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Thread: how to wire a pertronix up when you have a 3 kohm coil on a 71 240Z.

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    Supporting Member Zedyone_kenobi's Avatar
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    Default how to wire a pertronix up when you have a 3 kohm coil on a 71 240Z.

    I spent some time last night with a wiring diagram, a soldering iron, and a beer looking at my ignition wiring to see if anything is wired funky that could be messing with my voltage going to my pertronix and coil. I discovered a few neat things.

    First the way the coil gets its power. I think this is cool (although it is old school to most of you I am sure). In the stock configuration when you turn the key to the last position right before you start, the coil gets its voltage after it runs through the ballast resistor. A stepped down voltage if you will to protect the points I would imagine.

    Now when you turn the key, the ignition sends 12 V straight to the starter AND to the coil and the extra voltage is used to help start the engine with a hotter spark. I really did not know this. But after staring at lines on a wiring diagram all night (I really hate dealing with wiring BTW) this hit me.

    So I was laying in bed at night and I thought that the way it was wired my pertronix is getting 13+ volts during engine run. I thought that the pertronix had to have 3ohms in place to step down the voltage.

    Here is a description of how I have mine and how I understand it. Keep in mind I have a 3kohm coil.

    Click image for larger version. 

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    First check this for sanity, and if okay, hope it helps others.
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    Last edited by Zedyone_kenobi; 03-22-2012 at 07:24 AM.
    1971 240Z HLS30-38691
    93.9% done and getting better every day
    Now with 100% more DATSUN SPIRIT L28 Power
    1968 Datsun 2000 SRL311-03416

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    Registered User MotoManMike's Avatar
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    Appears to me the way its wired, the ballast resistor isn't doing anything. If I remember correctly though you had to use the higher ohm coil to even use the pertronix and i used the ballast resistor on both my cars. I will send pics when I get home tomorrow if you need. Mine both run great using the pertronix/flamethrower. I have converted both my 73's. My ignition is as stable as I can get it with that set up and tuning is much easier. The tach jumps at high RPMs but i have a pretty good gauge by ear so no worries. It is interesting though and never occured to me they let full battery voltage to it originally when starting. They were very thorough when designing these cars indeed even almost 40 years ago, its pretty amazing.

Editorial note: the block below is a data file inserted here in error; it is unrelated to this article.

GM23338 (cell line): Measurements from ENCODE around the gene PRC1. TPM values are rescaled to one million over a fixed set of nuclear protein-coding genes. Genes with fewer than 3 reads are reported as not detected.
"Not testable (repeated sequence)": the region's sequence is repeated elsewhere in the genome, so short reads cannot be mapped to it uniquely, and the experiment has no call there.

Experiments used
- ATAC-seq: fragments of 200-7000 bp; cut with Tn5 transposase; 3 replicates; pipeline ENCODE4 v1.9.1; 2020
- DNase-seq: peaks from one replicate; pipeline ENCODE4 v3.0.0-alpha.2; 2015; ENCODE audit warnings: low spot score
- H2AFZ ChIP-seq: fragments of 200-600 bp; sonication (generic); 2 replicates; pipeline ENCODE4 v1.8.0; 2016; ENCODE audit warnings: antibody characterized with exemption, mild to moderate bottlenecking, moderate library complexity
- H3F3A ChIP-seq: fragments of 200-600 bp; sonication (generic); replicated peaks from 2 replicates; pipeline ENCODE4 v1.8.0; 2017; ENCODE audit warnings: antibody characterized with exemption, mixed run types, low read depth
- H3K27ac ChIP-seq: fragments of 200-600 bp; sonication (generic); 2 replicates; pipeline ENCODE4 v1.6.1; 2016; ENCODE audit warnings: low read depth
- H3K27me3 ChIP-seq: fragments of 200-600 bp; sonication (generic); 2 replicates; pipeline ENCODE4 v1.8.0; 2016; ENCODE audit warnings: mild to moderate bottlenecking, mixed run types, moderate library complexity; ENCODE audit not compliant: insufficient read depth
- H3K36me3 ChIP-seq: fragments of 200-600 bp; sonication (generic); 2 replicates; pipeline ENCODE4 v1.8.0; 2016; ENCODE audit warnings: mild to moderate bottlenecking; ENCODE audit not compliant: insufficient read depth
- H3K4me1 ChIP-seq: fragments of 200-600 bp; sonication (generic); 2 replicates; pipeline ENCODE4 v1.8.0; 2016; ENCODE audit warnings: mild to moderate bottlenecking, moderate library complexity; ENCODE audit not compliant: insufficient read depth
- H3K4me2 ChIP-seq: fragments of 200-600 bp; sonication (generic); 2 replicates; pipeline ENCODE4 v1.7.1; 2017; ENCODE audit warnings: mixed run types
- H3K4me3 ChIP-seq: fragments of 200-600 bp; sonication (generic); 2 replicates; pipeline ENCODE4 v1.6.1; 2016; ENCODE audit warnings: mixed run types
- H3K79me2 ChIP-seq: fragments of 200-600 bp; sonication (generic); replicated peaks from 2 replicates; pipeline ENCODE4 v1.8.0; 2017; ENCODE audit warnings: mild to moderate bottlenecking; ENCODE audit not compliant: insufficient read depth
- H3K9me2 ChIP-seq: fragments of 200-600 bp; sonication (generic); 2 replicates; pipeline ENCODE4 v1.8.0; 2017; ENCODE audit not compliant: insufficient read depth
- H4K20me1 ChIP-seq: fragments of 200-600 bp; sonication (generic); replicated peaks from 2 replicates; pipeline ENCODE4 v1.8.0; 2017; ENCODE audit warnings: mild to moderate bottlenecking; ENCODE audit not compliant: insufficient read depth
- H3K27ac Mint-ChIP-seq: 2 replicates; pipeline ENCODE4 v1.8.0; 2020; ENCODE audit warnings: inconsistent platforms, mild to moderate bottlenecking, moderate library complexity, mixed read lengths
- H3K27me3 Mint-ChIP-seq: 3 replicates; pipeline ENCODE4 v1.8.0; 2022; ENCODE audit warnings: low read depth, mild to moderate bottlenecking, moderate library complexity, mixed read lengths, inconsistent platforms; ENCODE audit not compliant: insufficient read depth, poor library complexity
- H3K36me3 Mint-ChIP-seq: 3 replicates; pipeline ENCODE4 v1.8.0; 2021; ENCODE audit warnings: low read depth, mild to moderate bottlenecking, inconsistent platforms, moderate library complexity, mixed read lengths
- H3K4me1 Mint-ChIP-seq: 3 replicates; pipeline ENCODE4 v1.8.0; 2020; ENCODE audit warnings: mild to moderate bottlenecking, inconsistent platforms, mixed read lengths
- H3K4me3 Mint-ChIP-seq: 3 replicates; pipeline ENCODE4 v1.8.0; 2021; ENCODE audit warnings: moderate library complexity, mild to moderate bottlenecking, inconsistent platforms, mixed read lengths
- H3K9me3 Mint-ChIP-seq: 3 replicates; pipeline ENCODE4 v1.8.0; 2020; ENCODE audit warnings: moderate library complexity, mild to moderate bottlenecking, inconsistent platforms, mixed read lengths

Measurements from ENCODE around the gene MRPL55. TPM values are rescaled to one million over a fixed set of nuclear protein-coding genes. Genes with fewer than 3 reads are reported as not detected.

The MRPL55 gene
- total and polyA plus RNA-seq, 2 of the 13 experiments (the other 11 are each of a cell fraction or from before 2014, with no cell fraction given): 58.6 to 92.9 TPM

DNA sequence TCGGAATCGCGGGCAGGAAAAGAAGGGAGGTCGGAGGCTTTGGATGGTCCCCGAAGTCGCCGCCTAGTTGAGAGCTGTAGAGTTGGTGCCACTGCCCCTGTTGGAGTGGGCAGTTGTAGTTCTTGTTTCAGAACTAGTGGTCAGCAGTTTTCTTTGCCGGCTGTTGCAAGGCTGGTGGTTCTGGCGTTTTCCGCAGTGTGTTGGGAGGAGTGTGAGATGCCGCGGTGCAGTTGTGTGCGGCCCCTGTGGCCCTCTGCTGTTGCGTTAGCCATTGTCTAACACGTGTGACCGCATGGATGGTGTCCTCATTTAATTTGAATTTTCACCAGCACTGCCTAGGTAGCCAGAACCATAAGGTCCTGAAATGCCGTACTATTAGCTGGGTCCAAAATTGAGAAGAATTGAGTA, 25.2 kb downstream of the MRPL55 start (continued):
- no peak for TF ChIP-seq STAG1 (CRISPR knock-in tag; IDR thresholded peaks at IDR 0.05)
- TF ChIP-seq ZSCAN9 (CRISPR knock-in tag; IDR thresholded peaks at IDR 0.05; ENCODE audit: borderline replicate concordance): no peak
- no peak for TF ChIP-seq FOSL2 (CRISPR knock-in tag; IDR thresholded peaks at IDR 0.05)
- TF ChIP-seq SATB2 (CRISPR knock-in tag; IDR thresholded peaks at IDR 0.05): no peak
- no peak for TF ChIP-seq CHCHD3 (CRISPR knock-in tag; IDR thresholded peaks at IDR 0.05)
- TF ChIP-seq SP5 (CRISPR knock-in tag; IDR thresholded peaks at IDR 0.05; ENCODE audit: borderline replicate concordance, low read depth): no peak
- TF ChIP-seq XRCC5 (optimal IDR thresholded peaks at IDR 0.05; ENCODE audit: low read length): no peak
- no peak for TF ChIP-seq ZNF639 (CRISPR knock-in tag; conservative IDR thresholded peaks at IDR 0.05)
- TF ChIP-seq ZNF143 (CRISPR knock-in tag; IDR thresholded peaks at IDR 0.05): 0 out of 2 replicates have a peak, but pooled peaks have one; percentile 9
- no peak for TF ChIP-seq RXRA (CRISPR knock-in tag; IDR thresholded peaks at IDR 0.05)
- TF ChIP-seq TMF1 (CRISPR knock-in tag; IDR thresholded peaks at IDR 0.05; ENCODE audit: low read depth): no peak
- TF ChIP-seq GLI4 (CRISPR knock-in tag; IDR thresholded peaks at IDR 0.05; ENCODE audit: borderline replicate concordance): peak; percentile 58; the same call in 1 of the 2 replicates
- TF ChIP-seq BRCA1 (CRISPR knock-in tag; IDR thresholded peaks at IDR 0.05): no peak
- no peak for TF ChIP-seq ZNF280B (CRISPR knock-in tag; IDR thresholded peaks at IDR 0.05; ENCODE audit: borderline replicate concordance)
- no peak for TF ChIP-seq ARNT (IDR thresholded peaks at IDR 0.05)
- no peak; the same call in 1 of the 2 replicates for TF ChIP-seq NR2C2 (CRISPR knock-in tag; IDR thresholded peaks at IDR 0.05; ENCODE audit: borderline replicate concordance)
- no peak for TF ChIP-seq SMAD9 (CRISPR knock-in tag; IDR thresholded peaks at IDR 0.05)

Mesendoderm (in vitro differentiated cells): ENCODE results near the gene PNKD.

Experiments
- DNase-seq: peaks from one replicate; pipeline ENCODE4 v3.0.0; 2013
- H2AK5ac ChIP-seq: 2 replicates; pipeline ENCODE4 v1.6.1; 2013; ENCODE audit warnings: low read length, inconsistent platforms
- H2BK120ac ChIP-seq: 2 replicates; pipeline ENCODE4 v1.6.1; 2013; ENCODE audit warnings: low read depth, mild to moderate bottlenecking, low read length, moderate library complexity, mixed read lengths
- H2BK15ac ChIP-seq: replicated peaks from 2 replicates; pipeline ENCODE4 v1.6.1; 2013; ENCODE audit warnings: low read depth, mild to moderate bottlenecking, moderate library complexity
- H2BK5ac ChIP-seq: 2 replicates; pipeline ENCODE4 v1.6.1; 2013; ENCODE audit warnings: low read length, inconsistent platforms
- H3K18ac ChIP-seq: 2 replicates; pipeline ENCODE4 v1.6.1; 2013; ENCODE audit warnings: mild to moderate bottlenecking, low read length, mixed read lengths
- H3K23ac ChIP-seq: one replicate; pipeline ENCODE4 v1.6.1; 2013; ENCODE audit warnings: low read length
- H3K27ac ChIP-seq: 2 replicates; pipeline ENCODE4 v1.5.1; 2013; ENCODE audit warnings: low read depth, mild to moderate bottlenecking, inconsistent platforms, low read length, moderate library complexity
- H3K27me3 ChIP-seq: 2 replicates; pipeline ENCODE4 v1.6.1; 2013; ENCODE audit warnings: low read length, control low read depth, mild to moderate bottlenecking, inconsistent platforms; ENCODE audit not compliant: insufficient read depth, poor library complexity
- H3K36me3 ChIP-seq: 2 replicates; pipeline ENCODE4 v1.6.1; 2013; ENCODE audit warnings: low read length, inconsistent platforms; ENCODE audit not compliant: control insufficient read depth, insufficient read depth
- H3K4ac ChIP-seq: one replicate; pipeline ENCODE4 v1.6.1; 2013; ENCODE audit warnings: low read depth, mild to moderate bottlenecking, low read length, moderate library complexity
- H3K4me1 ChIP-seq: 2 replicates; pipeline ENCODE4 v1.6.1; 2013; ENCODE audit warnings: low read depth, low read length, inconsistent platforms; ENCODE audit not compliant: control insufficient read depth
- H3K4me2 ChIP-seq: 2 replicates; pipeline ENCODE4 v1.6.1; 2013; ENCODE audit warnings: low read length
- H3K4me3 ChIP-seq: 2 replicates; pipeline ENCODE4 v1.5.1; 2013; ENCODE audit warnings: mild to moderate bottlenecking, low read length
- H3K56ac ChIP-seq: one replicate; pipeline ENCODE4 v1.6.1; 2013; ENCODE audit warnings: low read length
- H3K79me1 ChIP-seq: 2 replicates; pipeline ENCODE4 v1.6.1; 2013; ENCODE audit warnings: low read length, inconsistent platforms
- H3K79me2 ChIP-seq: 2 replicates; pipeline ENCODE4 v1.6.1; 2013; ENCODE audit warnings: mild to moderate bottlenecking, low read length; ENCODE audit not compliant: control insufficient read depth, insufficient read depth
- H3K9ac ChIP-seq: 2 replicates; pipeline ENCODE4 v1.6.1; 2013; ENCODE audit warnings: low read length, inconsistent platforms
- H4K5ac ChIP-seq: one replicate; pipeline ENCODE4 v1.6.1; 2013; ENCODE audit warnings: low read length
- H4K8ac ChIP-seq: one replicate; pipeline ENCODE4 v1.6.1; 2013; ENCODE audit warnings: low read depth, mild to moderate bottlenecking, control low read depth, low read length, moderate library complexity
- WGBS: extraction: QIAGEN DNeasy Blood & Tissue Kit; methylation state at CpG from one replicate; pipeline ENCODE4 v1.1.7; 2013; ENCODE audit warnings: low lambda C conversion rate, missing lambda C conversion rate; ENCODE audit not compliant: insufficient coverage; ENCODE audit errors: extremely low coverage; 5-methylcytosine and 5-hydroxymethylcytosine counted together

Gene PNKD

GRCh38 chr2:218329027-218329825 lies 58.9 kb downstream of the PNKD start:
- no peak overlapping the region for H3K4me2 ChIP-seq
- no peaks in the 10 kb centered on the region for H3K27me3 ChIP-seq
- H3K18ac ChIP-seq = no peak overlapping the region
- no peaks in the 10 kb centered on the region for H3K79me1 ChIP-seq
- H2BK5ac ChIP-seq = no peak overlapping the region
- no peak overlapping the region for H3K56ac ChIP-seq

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    Supporting Member Zedyone_kenobi's Avatar
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    Well if you use a 3 kohm coil you no longer need the ballast resistor with a pertronix. At least that is the common factoid talked about around here. You are right, my ballast is not doing anything. But I leave it on as a convenient way to connect wires.
    1971 240Z HLS30-38691
    93.9% done and getting better every day
    Now with 100% more DATSUN SPIRIT L28 Power
    1968 Datsun 2000 SRL311-03416

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    Administrator bpilati's Avatar
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    I thought the ballast resistor needed to remain for the tach.
    Bryan Pilati
    1971 Datsun 240Z (8/71; 920 paint)
    IZCC #583; TZCC #16; CZC #110
    I'm never serious unless I should be.

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    Semi-retired admin Arne's Avatar
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    Quote Originally Posted by bpilati View Post
    I thought the ballast resistor needed to remain for the tach.
    A 3Ω coil is essentially the same electrically as a 1.5Ω coil with a 1.5Ω resistor. I ran my '71 both ways at various times, tach worked fine either way. After my 3Ω Pertronix coil died, I went with a 1.5Ω Crane PS20 which came with its own matching resistor.
    Arne - Former owner, HLS30-37705, 7/71, 905 Red
    Car blogs - 240Z - Porsche 911

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    Supporting Member Zedyone_kenobi's Avatar
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    Lets see.

    If I were stock, I could not sent the full 13V to the points. At least for not very long. So I would have had to run it differently.

    For instance. I think I would have to connect the black/white (3) wire that gets battery power with the key in the run position to one side of the 1.5 kOhm ballast resistor.